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There are a number of questions that are similar to this, but none of the answers hits the spot - so please bear with me.

I am trying my hardest to learn OOP using Python, but i keep running into errors (like this one) which just make me think this is all pointless and it would be easier to just use methods.

Here is my code:

class TheGUI(wx.Frame):
    def __init__(self, title, size):
        wx.Frame.__init__(self, None, 1, title, size=size)

        # The GUI is made ...

        textbox.TextCtrl(panel1, 1, pos=(67,7), size=(150, 20))
        button1.Bind(wx.EVT_BUTTON, self.button1Click)


    def button1Click(self, event):
        #It needs to do the LoadThread function!

class WebParser:

    def LoadThread(self, thread_id):
        #It needs to get the contents of textbox!

TheGUI = TheGUI("Text RPG", (500,500))
TheParser = WebParser


So the problem i am having is that the GUI class needs to use a function that is in the WebParser class, and the WebParser class needs to get text from a textbox that exists in the GUI class.

I know i could do this by passing the objects around as parameters, but that seems utterly pointless, there must be a more logical way to do this that doesn't using classes seem so pointless?

Thanks in advance!

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3 Answers 3

up vote 6 down vote accepted

You seem to have several misconceptions.

  1. You are using methods here. (Did you mean "functions", as in not belonging to a class?)

  2. Classes are not some kind of container or namespace for functionality. They define a data type. The point of having the class WebParser is that you can have more than one WebParser.

  3. In Python, classes are objects too. Right now, you aren't making TheParser be a WebParser; you are making it an alias for the class itself. In other words, TheParser is now equal to "the concept of a web parser", more or less.

  4. Passing parameters around is not "pointless"; it's how you get information between functions. You don't (normally!) pass classes around; you pass around instances of the classes. Whether you use classes or not, you will have fundamentally the same communication problem.

It is very simple to fix this. First off, the WebParser needs to be created, so we take care of that by using its constructor. Next, our instance of TheGUI (a poor name btw - "the" doesn't really belong) needs to know about our instance, so we pass it to the constructor. That way, the instance can keep a reference to it, and use it to call the LoadThread method. It also needs to keep a reference to the textbox, so that this information can be passed along to LoadThread.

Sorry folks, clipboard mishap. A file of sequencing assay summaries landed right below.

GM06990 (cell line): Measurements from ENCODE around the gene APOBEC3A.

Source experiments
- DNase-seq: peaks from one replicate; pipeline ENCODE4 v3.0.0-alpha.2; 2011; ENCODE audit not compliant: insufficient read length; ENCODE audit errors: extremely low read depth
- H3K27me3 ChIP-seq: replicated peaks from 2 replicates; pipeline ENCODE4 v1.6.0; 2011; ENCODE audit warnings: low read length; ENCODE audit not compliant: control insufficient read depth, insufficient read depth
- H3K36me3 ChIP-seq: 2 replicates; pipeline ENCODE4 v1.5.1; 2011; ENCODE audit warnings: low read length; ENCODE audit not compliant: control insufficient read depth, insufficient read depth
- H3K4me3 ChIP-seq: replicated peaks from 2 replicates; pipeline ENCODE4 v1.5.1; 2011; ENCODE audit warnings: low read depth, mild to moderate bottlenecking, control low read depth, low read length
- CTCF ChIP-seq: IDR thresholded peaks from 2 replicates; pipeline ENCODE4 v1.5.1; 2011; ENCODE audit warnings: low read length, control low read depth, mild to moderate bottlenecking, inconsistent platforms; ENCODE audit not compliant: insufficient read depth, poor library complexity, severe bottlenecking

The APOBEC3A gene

It looks like:

class MyGUI(wx.Frame):
    def __init__(self, title, size, loader):
        wx.Frame.__init__(self, None, 1, title, size=size)

        # The GUI is made ...

        textbox.TextCtrl(panel1, 1, pos=(67,7), size=(150, 20))
        self.textbox = textbox
        button1.Bind(wx.EVT_BUTTON, self.button1Click)
        self.loader = loader

    def button1Click(self, event):
        self.loader.LoadThread(get_thread_id(), self.textbox)

class WebParser:
    def LoadThread(self, thread_id, a_textbox):

TheGUI = MyGUI("Text RPG", (500,500), WebParser())

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I appear to have the meaning of 'method' and 'function' mixed up. So a method is kinda like a function within a class? Thank you so much, i had the purpose of classes completley mixed up! It all makes much more sense now. So since there will only ever be one instance of the GUI and the Web parser, should i not use classes for these? – Tommo Jan 18 '11 at 0:33
Also, does this mean i will have to feed every single class into MyGUI since all the other classes will have functions that are to be called upon a button press. – Tommo Jan 18 '11 at 1:01
@Tommo, yes you should pass the objects to MyGUI. If you are passing a lot of objects then something else is wrong. It probably means you should combine some of your objects together. – Winston Ewert Jan 18 '11 at 2:32
Passing data around is a large part of the task of programming. But if it seems like it's too much or somehow "silly", maybe something more fundamental is wrong. Maybe you're assigning responsibilities to the wrong classes, for example. – Karl Knechtel Jan 19 '11 at 4:27

The general answer to that problem is called Model View Controller.

The Model is a representation of the data you want to present, in your case the state of the text RPG. The view is the component that handles the actual viewing on the screen. It gets the data it views from the model. The controller handles all input and other events that change the data and the view. This makes it pretty clear which object needs to know which.

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It seems easier to just place all my code in the event handler for the button click, but that seems wrong! – Tommo Jan 18 '11 at 0:16
@Tommo: it's easier the first ten or fifteen times; but once you start layering stuff on that way, it becomes a maintenance nightmare. Separating your code into clean classes is an up-front cost that makes it easier to trace down problems, make changes, and reuse code later. – Hugh Bothwell Jan 18 '11 at 0:19
@Tommo: It really depends. MVC gives you the flexibility to exchange or modify one each of the three components without affecting the others. You may think now that you do not need this, but one day you may decide that your text RPG could do with some graphics, or you want to try some fancy new API for all the web loading stuff, and then it would sure be handle to have loosely coupled components. – Björn Pollex Jan 18 '11 at 0:19

There is some good sample code of the MVC model applied in wxPython at

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